US Anti-Doping Agency (USADA) chief executive Travis Tygart on Thursday called Lance Armstrong's admission of doping 'a small step in the right direction' for the shamed cyclist.
'Tonight, Lance Armstrong finally acknowledged that his cycling career was built on a powerful combination of doping and deceit,' said Tygart, who guided the USADA probe that led to Armstrong being stripped of his record seven Tour de France titles and banned from the sport.
Armstrong had previously dubbed USADA's investigation a witch-hunt and accusing Tygart and his colleagues of pursuing a vendetta against him and going so far as a lawsuit questioning their jurisdiction.
Tygart's brief statement made reference to none of that, nor did it address any details of Armstrong's confessions and which USADA charges Armstrong verified or challenged.
'His admission that he doped throughout his career is a small step in the right direction,' Tygart said.
'But if he is sincere in his desire to correct his past mistakes, he will testify under oath about the full extent of his doping activities.'
Armstrong made the admission during the first part of a two part interview with Oprah Winfrey.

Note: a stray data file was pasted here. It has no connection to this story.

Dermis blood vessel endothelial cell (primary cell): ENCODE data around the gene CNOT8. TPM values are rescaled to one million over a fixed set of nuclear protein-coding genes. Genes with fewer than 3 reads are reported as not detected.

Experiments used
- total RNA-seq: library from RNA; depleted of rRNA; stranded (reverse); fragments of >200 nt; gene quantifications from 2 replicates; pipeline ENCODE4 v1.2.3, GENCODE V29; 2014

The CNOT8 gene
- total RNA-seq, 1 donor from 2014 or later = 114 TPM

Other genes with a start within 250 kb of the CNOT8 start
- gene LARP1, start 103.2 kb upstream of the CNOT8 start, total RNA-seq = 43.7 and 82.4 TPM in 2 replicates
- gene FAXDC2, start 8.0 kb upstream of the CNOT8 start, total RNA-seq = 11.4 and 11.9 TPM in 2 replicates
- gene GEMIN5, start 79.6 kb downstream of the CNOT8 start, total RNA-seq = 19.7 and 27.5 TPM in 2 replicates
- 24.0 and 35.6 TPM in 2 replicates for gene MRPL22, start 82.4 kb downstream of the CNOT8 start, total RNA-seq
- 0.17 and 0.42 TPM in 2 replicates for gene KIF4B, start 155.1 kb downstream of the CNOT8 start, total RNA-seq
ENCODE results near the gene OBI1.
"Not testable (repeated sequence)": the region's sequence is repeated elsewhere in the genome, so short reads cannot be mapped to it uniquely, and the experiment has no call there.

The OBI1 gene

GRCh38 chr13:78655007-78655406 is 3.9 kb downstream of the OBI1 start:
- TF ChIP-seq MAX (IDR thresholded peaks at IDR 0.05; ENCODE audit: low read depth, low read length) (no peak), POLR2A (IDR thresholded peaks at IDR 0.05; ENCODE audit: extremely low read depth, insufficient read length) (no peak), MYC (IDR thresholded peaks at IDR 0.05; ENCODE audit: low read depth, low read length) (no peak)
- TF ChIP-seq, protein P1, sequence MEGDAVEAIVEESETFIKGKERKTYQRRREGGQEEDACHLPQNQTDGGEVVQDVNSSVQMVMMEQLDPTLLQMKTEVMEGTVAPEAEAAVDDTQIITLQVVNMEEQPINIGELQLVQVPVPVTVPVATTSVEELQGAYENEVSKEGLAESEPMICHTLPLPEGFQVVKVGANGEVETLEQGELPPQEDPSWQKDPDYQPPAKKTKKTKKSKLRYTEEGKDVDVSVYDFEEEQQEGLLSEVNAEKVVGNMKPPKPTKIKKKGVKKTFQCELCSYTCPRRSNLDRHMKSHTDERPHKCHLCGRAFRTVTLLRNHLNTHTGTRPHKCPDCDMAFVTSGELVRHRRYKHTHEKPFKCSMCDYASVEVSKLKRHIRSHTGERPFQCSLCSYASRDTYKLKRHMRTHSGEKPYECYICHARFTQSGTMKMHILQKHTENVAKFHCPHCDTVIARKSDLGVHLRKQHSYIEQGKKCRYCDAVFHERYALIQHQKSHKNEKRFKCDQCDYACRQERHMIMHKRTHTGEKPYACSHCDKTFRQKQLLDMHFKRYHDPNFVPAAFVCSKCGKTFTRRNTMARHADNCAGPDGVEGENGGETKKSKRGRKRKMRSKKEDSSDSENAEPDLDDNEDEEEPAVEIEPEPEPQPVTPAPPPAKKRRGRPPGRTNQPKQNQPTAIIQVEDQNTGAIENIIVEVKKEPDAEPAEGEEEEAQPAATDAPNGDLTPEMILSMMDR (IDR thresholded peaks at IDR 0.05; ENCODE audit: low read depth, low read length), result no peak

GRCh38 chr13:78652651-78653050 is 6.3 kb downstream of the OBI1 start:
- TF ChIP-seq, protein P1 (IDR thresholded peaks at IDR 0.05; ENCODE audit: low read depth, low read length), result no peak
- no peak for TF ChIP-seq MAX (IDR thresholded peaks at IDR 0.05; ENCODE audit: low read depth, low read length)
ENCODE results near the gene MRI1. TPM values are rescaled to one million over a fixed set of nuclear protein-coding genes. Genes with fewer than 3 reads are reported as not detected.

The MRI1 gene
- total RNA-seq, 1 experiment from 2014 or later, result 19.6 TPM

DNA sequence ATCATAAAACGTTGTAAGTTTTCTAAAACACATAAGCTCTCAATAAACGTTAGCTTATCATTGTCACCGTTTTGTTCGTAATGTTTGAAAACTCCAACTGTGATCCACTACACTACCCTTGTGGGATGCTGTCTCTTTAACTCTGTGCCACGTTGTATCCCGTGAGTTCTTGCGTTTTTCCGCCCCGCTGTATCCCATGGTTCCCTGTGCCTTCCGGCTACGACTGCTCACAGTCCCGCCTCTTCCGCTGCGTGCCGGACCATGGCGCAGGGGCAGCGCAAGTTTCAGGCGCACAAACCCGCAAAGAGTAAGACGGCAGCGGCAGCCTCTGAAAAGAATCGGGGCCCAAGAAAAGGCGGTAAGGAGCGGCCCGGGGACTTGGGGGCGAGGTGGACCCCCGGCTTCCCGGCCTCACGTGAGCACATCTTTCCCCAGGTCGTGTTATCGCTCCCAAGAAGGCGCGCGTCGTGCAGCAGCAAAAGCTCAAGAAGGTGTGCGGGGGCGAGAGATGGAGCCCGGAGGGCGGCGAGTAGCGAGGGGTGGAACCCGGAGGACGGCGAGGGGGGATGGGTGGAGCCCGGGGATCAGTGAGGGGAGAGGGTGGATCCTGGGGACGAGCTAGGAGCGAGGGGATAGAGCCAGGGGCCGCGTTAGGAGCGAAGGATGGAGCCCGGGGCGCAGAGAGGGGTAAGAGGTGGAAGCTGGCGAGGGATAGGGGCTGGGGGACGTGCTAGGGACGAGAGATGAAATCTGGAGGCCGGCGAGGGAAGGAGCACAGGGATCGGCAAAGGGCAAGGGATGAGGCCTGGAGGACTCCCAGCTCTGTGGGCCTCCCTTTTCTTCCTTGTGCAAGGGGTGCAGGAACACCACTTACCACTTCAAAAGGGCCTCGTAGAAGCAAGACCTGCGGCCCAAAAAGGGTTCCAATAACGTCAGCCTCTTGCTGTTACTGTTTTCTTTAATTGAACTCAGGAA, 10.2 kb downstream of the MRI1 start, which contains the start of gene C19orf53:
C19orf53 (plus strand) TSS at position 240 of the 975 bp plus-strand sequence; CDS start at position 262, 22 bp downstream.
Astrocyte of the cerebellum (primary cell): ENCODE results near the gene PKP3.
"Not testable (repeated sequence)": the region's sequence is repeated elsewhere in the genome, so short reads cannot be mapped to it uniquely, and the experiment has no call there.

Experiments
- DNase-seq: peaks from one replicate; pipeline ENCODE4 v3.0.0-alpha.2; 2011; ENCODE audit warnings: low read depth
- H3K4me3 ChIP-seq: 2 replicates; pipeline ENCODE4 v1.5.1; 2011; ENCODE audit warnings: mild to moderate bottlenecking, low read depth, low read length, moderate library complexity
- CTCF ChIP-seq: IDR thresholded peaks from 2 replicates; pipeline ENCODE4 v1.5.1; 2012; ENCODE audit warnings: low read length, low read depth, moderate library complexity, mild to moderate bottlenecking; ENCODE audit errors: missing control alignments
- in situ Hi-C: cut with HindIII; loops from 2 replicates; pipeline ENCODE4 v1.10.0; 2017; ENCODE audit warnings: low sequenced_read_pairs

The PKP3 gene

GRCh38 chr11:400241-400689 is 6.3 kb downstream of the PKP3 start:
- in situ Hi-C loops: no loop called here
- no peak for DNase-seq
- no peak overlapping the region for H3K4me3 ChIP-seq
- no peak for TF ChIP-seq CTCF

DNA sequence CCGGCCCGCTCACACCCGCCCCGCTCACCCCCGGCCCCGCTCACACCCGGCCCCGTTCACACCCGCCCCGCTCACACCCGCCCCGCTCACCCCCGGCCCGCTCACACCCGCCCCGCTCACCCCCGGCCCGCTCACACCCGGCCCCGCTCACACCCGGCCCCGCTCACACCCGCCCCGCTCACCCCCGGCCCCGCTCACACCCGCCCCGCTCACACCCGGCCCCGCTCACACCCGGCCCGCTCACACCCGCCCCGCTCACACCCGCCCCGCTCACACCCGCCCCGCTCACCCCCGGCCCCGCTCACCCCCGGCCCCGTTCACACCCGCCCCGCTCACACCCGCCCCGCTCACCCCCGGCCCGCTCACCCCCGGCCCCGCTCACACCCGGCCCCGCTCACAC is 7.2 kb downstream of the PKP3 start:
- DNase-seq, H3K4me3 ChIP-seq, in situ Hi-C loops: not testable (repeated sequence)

Winfrey got right to the point, asking for yes-or-no answers to five questions.
Did Armstrong use banned substances? 'Yes.'
Did he use EPO? 'Yes.'
Did he do blood doping and transfusions? 'Yes.'
Did he use testosterone, cortisone and human growth hormone? 'Yes.'
Did he do it in all seven of his Tour wins? 'yes.
'At the time it did not feel wrong?' Winfrey asked.
'No,' Armstrong replied. 'Scary.'
'Did you feel bad about it?' she pressed him.
'No,' he said. 'Even scarier.'
'Did you feel in any way that you were cheating?'
'No,' Armstrong paused. 'Scariest.'
'I went and looked up the definition of cheat,' he added a moment later. 'And the definition is to gain an advantage on a rival or foe. I didn't view it that way. I viewed it as a level playing field.'
Whether his televised confession will help or hurt Armstrong's bruised reputation and his already-tenuous defence in at least two pending lawsuits, and possibly a third, remains to be seen.